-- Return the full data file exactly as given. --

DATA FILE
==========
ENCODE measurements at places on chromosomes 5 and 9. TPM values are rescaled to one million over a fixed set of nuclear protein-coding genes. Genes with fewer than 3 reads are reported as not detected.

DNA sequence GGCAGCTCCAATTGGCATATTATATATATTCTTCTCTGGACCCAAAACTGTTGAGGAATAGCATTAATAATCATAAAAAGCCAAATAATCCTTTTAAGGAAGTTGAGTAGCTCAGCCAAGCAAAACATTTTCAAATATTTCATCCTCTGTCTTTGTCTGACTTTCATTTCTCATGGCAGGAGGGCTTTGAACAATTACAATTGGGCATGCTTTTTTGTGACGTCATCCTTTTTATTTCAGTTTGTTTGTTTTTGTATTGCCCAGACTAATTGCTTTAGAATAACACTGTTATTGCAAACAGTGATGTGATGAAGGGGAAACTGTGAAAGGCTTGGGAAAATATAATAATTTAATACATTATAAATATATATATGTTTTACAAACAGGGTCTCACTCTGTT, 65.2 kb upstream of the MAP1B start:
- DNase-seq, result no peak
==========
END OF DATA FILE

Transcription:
ENCODE measurements at places on chromosomes 5 and 9. TPM values are rescaled to one million over a fixed set of nuclear protein-coding genes. Genes with fewer than 3 reads are reported as not detected.

DNA sequence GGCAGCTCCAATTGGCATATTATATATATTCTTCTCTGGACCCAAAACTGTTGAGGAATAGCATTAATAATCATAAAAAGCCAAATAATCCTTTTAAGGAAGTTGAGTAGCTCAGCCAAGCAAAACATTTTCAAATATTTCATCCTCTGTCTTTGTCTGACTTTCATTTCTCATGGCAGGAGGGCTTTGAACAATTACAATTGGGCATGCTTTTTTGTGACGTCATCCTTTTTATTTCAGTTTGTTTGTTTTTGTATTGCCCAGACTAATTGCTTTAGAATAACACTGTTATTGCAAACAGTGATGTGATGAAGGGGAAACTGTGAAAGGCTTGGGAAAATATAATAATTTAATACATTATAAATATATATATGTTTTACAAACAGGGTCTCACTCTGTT, 65.2 kb upstream of the MAP1B start:
- DNase-seq, result no peak